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COVID-19 Research Resources
A curated list of research resources around guidelines, policies, and procedures related to COVID-1, drawn from Harvard University, affiliated academic healthcare centers, and government funding agencies

COVID-19 Research Resources
A curated list of research resources around guidelines, policies, and procedures related to COVID-1, drawn from Harvard University, affiliated academic healthcare centers, and government funding agencies

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Biostatistics short course: Some Key Concepts in Design and Analysis of Early Development Clinical Trials – January 15

Tuesday, January 15, 2019
9:00 am – 5:00 pm

Biostatistics short course: Some Key Concepts in Design and Analysis of Early Development Clinical Trials – 1/15/2019

Led by Steven Piantadosi, MD, PhD, associate senior biostatistician, surgical oncology, Brigham and Women’s Hospital, this course will cover basic principles underlying translational trials and dose-finding methods. The course will discuss the role of uncertainty in the design and interpretation of these trials, the use of the continual reassessment method (CRM) for dose finding, and a generalization of the CRM that relaxes most of the required assumptions underlying the cytotoxic model. A mid-day interlude will discuss some of the historic evolution in clinical trials. After the session, participants have the option to attend a lecture on late developmental failures and pipeline optimization.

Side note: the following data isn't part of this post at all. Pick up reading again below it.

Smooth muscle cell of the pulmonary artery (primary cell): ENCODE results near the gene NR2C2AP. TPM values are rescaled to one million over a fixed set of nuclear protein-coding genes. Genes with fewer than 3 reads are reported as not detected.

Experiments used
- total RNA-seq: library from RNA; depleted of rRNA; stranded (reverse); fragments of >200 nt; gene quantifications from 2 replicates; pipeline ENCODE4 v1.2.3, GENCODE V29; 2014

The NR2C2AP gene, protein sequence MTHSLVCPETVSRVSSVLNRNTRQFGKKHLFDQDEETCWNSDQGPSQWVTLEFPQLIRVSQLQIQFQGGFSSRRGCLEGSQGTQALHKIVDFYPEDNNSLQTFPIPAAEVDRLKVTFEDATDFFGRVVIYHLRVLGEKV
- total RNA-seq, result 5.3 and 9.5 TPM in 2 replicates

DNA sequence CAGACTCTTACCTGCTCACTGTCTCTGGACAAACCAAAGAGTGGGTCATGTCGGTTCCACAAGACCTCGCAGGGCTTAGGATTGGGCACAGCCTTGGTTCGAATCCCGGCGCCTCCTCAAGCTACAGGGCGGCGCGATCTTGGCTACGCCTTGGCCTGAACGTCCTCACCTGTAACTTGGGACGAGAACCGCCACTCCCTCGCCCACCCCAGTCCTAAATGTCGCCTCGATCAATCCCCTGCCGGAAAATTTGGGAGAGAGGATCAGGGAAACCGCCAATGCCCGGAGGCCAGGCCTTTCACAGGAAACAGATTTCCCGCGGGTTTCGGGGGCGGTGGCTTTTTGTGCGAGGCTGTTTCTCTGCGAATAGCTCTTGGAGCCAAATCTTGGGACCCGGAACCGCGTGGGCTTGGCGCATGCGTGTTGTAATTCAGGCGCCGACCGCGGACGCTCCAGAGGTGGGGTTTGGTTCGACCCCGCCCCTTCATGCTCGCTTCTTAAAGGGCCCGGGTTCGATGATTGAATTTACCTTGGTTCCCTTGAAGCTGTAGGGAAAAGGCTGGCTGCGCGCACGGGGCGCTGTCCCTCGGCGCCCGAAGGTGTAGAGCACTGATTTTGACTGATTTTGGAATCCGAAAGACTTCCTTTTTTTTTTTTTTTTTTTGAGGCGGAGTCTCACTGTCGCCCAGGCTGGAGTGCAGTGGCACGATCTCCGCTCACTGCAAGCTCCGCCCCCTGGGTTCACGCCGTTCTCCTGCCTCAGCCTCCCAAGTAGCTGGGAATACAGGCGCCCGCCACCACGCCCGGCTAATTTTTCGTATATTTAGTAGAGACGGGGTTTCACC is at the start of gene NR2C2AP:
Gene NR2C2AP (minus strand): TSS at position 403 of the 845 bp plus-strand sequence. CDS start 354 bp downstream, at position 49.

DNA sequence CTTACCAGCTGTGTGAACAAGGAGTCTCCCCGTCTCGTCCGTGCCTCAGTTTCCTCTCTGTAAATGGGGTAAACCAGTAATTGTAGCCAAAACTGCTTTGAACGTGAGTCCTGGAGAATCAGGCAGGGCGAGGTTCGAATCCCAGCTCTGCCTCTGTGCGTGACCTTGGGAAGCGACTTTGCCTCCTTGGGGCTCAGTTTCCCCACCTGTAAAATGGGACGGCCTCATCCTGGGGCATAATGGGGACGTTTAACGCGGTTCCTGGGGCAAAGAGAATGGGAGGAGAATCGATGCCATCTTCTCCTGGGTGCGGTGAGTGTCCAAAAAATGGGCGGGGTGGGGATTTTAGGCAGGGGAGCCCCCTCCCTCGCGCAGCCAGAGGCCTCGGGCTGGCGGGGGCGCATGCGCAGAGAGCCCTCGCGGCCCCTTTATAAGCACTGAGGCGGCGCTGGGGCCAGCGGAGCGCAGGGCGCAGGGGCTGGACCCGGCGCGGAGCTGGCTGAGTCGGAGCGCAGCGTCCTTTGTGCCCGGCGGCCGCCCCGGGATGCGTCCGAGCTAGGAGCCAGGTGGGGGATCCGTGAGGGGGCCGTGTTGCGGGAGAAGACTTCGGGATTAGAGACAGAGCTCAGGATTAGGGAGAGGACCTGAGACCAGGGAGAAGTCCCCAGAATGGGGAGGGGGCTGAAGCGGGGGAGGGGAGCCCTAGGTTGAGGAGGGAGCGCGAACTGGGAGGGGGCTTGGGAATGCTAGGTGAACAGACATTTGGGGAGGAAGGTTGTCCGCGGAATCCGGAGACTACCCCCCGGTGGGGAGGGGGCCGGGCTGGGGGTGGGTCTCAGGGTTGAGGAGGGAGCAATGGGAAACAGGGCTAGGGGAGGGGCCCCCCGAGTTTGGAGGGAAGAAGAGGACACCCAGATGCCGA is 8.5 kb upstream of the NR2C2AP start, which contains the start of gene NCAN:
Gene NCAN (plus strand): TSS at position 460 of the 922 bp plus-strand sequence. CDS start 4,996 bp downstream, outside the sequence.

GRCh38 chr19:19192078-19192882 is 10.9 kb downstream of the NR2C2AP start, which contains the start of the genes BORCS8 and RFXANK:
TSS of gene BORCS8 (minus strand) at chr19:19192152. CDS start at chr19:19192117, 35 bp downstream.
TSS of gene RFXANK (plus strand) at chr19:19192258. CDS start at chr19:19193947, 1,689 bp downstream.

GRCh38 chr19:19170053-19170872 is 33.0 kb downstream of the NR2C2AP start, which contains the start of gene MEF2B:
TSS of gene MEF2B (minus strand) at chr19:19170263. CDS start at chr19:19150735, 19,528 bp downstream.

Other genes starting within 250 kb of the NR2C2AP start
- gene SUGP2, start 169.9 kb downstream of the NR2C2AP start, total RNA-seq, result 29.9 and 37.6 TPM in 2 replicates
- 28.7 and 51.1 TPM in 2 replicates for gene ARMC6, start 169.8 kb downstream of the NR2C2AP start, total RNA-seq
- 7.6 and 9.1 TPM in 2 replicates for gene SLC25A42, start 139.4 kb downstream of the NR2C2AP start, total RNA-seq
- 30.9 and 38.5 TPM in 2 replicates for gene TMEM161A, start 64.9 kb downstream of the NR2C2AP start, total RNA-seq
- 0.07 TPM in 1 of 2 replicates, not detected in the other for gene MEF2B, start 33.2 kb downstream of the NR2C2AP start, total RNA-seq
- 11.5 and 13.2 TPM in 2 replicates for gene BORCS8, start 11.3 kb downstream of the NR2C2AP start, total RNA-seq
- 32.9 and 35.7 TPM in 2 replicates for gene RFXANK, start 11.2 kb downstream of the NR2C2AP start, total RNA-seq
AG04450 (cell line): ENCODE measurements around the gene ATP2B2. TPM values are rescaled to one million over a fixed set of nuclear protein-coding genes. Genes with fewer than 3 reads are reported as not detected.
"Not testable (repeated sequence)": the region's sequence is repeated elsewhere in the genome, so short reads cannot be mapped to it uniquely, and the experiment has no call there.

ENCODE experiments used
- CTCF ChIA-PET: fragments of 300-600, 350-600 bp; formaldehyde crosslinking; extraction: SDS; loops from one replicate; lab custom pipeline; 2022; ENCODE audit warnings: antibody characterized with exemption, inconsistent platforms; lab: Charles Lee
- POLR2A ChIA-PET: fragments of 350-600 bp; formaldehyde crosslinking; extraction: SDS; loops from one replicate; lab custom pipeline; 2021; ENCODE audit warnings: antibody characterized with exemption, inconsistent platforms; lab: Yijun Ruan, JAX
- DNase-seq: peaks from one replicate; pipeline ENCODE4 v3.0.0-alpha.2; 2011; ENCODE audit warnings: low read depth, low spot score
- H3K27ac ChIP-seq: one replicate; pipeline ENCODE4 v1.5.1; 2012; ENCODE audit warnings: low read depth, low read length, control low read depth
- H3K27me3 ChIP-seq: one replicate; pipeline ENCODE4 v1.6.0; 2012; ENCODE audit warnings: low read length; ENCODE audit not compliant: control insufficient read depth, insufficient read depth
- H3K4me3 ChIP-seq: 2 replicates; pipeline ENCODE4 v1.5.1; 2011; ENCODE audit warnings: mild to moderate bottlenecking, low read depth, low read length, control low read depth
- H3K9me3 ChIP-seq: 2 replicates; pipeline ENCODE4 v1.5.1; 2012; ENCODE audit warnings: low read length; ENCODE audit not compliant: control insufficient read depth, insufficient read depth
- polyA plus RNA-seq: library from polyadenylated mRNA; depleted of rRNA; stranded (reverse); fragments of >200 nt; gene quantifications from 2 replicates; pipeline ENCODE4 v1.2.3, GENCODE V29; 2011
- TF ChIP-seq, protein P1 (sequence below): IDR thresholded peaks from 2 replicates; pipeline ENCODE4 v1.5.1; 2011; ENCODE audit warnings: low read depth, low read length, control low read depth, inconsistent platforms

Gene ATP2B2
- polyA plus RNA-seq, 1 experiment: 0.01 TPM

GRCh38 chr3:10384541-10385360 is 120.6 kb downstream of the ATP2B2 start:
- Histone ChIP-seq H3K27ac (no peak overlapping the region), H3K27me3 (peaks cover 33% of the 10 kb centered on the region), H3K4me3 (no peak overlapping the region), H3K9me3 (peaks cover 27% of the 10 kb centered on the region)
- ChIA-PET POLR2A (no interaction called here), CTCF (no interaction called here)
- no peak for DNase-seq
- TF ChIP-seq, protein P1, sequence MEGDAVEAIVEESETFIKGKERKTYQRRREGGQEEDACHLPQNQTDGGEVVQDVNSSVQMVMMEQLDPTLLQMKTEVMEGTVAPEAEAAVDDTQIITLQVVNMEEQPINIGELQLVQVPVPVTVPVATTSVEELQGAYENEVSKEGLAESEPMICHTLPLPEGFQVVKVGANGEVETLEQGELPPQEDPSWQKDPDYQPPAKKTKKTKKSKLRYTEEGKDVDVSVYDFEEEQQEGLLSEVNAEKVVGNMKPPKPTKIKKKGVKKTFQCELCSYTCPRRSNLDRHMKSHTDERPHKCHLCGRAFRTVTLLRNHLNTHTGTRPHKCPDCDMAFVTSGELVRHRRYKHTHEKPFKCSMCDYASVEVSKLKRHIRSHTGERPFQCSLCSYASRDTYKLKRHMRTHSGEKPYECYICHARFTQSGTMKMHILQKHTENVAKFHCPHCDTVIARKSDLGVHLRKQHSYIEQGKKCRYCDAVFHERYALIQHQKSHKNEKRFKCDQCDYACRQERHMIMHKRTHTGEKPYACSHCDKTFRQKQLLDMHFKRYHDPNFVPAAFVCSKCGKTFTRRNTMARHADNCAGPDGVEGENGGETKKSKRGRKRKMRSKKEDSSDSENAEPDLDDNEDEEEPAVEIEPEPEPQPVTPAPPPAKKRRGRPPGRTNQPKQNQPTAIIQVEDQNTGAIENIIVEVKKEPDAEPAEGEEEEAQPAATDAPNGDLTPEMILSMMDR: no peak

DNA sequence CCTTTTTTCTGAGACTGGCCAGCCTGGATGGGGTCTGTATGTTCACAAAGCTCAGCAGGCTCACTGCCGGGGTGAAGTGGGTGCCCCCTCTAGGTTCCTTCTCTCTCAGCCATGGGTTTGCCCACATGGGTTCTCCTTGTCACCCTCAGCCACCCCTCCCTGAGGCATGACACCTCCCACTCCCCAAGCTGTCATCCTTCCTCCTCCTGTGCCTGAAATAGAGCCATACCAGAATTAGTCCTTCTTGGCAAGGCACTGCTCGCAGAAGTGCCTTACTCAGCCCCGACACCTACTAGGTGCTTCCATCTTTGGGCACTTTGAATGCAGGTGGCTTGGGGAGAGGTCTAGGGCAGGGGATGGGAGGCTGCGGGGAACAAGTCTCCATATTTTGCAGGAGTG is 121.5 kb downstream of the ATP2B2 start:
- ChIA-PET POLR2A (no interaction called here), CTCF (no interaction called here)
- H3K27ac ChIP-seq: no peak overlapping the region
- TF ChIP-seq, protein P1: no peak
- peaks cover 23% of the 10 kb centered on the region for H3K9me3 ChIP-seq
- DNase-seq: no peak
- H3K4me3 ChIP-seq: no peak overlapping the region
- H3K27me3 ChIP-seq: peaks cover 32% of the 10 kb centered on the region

This course will cover basic principles underlying translational trials and dose-finding methods. Translational clinical trials (which might be viewed technically as pre-developmental) are often nested in later developmental studies. They rely on established biological models of disease, treatment mechanism, and efficacy signals. Information gained from them guides subsequent experimental steps but does not alter clinical practice. The course will discuss their role and the formal utility of uncertainty in design and interpretation. Dose-finding methods have historically been of value in cytotoxic drug development, but the same designs have been uncritically applied to many drugs and biologicals, and in current times to immunotherapies. The course will cover the use of the continual reassessment method (CRM) for dose finding. It will also discuss a generalization of the CRM that relaxes most of the required assumptions underlying the cytotoxic model, and therefore might be useful for dose-finding/optimization of immunotherapy agents and other therapies with non-sigmoidal dose-response functions. In addition to these technical topics, a mid-day interlude will discuss some of the historic evolution in clinical trials. There will also be an optional lecture at the end of the day on late developmental failures and pipeline optimization to help illustrate the criticality of well-designed translational trials.

Steven Piantadosi, MD, PhD
Associate Senior Biostatistician, Surgical Oncology, Brigham and Women’s Hospital

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